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People of Faith Should Vote with a Well-Informed Religious Conscience

The Christmas season has arrived again and the hustle and bustle of the holiday rush will occupy our time and thoughts over the coming weeks. Yet, another event is beginning to seek our attention that will captivate our minds for the next year; the 2008 presidential election.

We have not had so many choices of candidates from both parties in many elections, and thus we might find it hard to decide for whom we will cast our vote. Such anxiety over how we will vote is only intensified by the confusion we hear from candidates who are vague on where they stand on issues that are important to us. We are faced with a serious choice, but not an easy one.

Why write about the future election on a blog about faith? This is a legitimate question, but one I can answer from the recent history of the influence of religion in the elections for the highest office in our nation. Indeed, many have rightly observed that during our most recent elections for president, religion has played a key, if not a deciding factor in campaigns.

This is not to imply that the religious influence in politics is always a negative, for although church and state must always remain separate, personal religious beliefs cannot be put aside when it comes to participating in the most important act a democracy performs–voting. To be sure, for someone to ask me to check my faith at the door of the voting booth is not only a violation of my political rights, it is also impossible for me to do.

But this raises a serious question that often clouds the debates about the relationship between religion and politics. Does one party have a legitimate claim to care more for religious values than the other? Or, to put it more bluntly, does God favor the views of one party, and thus does God have a vote in the political races that take place in our nation?

To be honest, I fear that many think the answer to these questions is yes. In fact, in recent elections it appears that one party, the Republican Party, has arrogantly offered itself as the only party that cares for the values of religious people, namely those of the Christian faith. This is not to generalize all members and voters within the GOP, but the evidence from past, and now present, campaigns is there.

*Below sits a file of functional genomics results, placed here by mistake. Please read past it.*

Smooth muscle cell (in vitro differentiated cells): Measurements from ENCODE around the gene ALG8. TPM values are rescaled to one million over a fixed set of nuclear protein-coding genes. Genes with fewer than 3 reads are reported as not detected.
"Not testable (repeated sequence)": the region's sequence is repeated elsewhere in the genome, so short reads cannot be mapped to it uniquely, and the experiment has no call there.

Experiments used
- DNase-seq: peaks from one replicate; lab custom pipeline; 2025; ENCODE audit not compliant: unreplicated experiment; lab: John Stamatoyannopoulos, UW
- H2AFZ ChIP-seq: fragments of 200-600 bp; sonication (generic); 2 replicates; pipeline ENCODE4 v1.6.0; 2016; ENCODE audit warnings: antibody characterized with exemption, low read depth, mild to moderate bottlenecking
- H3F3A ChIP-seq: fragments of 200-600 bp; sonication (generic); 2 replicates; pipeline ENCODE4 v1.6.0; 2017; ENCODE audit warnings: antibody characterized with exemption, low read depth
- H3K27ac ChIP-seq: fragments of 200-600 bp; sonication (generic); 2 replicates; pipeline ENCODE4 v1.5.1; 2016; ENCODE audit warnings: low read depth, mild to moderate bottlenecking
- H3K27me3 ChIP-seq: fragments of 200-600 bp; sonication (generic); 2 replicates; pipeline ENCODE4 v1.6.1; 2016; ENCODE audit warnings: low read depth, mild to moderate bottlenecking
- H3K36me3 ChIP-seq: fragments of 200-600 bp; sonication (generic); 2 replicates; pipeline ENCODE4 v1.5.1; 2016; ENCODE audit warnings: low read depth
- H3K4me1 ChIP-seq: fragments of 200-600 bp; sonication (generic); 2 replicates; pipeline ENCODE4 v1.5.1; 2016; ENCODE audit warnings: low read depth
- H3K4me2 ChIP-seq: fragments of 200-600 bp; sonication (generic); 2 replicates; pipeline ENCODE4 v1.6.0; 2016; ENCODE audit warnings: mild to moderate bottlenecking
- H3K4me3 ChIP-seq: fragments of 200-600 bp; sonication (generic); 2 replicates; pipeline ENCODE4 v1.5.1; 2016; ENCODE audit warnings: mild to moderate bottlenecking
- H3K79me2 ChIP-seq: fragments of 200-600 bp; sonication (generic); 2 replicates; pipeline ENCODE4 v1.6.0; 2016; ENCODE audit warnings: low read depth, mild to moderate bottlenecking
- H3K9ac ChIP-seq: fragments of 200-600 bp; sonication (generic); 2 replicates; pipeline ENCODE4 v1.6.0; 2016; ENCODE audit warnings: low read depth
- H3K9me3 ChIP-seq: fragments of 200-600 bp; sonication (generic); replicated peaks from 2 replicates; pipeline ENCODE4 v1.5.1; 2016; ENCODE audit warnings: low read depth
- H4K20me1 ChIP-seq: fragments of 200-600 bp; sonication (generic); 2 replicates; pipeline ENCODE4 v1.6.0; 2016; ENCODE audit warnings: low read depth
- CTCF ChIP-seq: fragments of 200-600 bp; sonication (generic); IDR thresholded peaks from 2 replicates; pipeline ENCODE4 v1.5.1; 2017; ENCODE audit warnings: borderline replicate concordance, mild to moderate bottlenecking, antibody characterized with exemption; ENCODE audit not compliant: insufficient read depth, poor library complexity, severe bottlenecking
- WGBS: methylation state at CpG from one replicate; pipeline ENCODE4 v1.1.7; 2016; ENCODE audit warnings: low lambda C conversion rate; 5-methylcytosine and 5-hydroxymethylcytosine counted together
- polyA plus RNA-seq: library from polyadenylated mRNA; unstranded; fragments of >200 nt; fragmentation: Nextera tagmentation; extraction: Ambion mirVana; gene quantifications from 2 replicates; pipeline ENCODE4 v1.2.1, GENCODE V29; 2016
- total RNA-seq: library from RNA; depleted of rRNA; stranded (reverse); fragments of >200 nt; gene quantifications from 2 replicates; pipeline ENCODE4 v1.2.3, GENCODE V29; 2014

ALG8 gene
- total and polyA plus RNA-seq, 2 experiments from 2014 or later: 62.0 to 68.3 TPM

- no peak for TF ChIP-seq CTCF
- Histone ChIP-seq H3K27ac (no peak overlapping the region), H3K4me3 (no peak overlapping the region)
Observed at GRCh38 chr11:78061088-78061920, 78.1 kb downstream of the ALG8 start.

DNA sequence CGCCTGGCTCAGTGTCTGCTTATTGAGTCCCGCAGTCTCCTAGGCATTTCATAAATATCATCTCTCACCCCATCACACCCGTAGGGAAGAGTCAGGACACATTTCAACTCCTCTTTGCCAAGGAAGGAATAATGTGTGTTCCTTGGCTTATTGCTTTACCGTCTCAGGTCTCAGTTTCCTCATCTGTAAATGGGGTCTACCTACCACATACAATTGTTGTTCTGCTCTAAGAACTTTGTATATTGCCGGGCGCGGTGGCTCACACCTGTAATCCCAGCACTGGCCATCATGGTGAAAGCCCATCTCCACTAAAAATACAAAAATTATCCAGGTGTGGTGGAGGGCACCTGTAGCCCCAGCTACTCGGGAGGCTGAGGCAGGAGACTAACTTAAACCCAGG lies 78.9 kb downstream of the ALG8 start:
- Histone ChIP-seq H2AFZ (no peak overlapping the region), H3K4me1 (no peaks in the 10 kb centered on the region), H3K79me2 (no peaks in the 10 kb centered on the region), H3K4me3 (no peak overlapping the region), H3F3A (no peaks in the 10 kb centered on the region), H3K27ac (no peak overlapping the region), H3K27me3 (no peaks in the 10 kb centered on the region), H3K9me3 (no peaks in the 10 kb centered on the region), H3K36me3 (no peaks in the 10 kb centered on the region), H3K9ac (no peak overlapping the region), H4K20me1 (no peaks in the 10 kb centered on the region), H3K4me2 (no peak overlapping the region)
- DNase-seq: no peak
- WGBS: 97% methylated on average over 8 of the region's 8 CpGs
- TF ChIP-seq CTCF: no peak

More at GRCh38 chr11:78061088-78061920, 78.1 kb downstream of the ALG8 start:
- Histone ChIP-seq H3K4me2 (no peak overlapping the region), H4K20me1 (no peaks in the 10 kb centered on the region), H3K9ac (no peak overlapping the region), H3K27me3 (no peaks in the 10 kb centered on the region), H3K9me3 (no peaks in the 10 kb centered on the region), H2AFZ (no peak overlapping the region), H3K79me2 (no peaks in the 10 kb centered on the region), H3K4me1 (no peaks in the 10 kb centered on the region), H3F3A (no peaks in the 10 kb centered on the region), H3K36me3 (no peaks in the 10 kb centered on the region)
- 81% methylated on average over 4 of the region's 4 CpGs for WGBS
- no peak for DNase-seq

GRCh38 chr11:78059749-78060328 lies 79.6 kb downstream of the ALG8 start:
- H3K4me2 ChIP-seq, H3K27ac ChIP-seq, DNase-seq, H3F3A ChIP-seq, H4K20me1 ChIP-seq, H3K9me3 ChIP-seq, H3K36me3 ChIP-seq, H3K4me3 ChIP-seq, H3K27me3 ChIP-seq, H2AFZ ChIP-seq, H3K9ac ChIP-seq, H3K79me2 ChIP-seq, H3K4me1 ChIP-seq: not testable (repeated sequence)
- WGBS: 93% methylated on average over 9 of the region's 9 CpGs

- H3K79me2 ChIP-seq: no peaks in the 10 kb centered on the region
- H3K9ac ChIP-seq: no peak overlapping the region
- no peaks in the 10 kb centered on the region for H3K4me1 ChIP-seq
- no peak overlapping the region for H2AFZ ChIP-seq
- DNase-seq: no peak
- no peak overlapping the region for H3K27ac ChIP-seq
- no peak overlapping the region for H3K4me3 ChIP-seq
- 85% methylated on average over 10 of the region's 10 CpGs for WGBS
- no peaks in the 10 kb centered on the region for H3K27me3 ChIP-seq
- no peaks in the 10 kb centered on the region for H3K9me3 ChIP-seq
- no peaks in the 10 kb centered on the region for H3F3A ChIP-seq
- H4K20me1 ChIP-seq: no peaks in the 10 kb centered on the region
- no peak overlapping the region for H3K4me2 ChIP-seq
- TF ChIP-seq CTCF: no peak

Yet, the blame for religious domination by one party should not be laid entirely at the doorstep of Republican headquarters, for in their neglect, and even fear, to talk about religion and values in the public sphere, or to fight to push neglected moral issues to the forefront of political debates, the Democratic Party has relinquished its place at the religion and values debate. Thus they have failed to bring honest, thoughtful, and possibly dissenting views on issues that are religiously important, but which can be equally supported from a Christian position.

The problem with this approach to politics is that one party hijacks Christianity as a political tool, while the other views religion as politically poisonous. This inevitably leads to one party using religion for political advantage, persuading religiously minded people that they are indeed God’s party. Those religiously minded people tend to accept such religious rhetoric as gospel without critically thinking about each issue from a thoughtful religious position. In other words, one party or candidate may say they stand for certain religious values, but such positions may not be supported by thoughtful and logical reflection on the scope of the Christian faith.

Let me be clear. Despite opposition from those who think religion has no place in politics, I am a firm believer that my faith should inform the way I vote. However, in a political environment where argument has replaced dialogue, and rhetoric has replaced substance, I am not entirely sure that many of us are thinking critically and constructively about political issues from a well-informed religious perspective. Committing this fallacy leads us to assume that some positions are more authentically Christian. Yet, these positions may not be true to the teachings of Jesus and the biblical tradition.

Drew Smith, an ordained Baptist minister, is director of international programs at Henderson State University in Arkadelphia, Ark. He blogs at Wilderness Preacher.